The Prime Minister of the United Kingdom Boris Johnson, who has consistently supported Ukraine’s defense capabilities, said recently that the United Kingdom is considering providing Brimstones missiles to the Armed Forces and is working on the technical side of the issue. What is this missile and why is it important for Ukraine?
Literally Boris Johnson said the following: “One of the systems that we’re looking at … is to see if we could mount some Brimstones on the back of technicals (vehicles) to see if that will do the job.”
This is actually a very strange expression, especially considering that Brimstones missiles are currently used by the British Air Force, Saudi Arabia and Germany only from jets and helicopters. And, as we have repeatedly noted, NATO’s weapons are not compatible with the fire control systems and aircraft of the Armed Forces.
In fact, Brimstones options for use from ground platforms were considered, and the missile manufacturer, the British company MBDA UK, together with the Polish PGZ in 2019 even designed the concept of a new generation tank destroyer on the BMP-1 chassis. Such a vehicle could theoretically fire 12 Brimstones missiles per round, each of which, thanks to swarm AI, is able to find and destroy its target in the effective area. Such a high-precision multiple rocket launcher is able to clear the entire zone of enemy equipment. Unfortunately, this project remained at the design stage.
In addition, the possibility of using Brimstones missiles with the chassis of the South Korean K9 Thunder ACS was considered. In this version, as much as three launch systems for eight missiles each can be installed on the chassis, launching 24 missiles with individual guidance.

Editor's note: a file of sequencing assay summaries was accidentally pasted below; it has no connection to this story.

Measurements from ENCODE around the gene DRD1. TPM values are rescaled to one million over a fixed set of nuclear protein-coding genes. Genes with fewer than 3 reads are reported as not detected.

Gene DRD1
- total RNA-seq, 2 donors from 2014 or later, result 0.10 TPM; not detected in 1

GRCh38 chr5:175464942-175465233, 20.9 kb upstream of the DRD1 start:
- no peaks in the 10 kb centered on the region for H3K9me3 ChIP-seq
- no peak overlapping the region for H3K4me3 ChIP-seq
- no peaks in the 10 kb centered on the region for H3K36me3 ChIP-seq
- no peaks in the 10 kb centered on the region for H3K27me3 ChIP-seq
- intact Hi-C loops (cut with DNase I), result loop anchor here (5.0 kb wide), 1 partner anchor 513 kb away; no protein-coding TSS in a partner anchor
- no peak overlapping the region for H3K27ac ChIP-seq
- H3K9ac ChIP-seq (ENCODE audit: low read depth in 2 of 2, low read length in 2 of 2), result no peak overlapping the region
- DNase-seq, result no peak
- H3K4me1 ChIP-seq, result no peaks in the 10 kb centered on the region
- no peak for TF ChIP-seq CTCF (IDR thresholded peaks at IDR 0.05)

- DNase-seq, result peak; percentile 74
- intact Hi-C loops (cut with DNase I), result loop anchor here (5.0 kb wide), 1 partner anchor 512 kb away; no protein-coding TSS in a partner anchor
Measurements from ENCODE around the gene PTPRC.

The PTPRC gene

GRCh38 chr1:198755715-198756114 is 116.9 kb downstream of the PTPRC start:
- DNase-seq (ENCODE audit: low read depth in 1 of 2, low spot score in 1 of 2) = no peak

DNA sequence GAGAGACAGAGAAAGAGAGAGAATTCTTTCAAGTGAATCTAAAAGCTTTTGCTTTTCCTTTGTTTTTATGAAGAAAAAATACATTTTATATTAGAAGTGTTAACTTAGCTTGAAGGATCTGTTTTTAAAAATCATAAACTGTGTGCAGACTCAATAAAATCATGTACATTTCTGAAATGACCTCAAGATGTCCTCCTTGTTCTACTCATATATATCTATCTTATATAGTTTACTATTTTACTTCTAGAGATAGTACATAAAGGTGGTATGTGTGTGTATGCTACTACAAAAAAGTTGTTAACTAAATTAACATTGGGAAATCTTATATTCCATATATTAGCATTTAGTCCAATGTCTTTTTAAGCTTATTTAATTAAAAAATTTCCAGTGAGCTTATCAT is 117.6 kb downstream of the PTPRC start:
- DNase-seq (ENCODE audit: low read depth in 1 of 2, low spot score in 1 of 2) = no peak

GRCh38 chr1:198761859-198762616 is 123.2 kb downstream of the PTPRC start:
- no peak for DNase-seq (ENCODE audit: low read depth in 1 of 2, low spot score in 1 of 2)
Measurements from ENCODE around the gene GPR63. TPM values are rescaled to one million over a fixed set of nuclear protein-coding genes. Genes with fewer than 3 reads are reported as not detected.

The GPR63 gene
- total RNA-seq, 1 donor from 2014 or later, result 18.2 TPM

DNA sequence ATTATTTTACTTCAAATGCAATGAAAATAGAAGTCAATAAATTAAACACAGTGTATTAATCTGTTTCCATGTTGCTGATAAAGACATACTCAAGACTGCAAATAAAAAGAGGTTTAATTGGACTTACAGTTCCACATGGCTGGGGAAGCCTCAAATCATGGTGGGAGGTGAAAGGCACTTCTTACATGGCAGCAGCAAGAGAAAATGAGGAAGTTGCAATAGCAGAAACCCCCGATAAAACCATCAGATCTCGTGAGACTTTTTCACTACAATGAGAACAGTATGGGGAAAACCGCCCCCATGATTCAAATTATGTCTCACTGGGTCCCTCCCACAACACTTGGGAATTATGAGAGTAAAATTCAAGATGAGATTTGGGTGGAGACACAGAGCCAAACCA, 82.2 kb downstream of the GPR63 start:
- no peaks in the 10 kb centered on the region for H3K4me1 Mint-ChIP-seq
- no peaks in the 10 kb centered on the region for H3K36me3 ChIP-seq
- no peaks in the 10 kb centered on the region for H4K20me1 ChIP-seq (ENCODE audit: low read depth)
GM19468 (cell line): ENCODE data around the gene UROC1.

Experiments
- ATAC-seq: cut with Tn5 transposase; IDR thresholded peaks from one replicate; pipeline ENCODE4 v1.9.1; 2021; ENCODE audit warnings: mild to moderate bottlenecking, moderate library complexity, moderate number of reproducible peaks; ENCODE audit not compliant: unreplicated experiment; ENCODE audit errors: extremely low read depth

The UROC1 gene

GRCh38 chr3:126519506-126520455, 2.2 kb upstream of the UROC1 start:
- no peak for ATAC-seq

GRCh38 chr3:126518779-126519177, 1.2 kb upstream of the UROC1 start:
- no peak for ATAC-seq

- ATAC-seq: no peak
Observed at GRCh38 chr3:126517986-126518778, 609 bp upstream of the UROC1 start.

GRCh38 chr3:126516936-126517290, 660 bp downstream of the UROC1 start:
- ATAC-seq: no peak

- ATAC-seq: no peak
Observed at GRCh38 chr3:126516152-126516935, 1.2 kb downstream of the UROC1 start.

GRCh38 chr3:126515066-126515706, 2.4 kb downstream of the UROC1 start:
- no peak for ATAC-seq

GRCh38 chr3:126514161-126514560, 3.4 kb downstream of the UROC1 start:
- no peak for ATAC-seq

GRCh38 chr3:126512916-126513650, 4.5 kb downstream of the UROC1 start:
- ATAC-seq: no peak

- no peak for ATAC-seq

In 2021, MBDA UK, together with the American General Dynamics, launched a tank destroyer project based on the Ajax BMP. These are two launch containers for four Brimstones each.
And finally, another option, the integration of Brimstones with the robotic ground chassis THeMIS from the Estonian company Milrem Robotics. Very interesting modification for one launch container with 6 missiles.
It seems that Boris Johnson meant an option like this for Ukraine. That is, the MBDA must find domestic chassis, say MT-LB or BMP-1, and integrate Brimstones launch containers plus a targeting and fire control system for these missiles. Sounds quite complicated, but after the development of special Phoenix Ghost combat drones at the request of Ukraine within the short term, it no longer looks like a complete fantasy.
Brimstone missiles are a modified and improved version of the American AGM-114 Hellfire, i.e. air-to-surface weapons. Brimstone’s main tasks are to destroy armored vehicles and important targets – command posts, radars, SAMs and more. In addition, Brimstone can be used as anti-ship missiles against light ships, speedboats and more. A tandem cumulative warhead weighing 6.3 kg is unlikely to damage a large ship, but it will be effective if it hits the patrol boat.
Brimstone entered service in 2005, but has already received numerous upgrades. The latest versions of Brimstone 3 can be launched from ground chassis, and the SPEAR 3 modification will receive a swarm AI, multi-mode guidance system and a range of up to 130 km when launched from the air.
The Brimstone II, which are currently in service, have a speed of 450 m/s and a range of 60 km when used from the air. From ground platforms, the combat range will be about 12 km. It is very good for high-precision anti-tank weapons.
Whether MBDA UK will be able to implement such an experimental system for the Armed Forces, we do not know for sure. But this is not the first time that Western companies have tried to test the latest weapons in real war, or test some concepts. We do not mind this helping to bring victory closer. So we wish inspiration to the MBDA and domestic gunsmiths, who will probably be involved in this project.
Mass – 50 kg
Length – 1.8 m
Diameter – 180 mm
Warhead – 6.3 kg tandem cumulative
Engine – solid fuel
Range – 12-20 km (Brimstone I), 40-60 km (Brimstone II)
Speed - 450 m/s (Mach 1.3)
Guidance – 94-GHz active homing radar, inertial autopilot, laser guidance
Cost – £105,000 per unit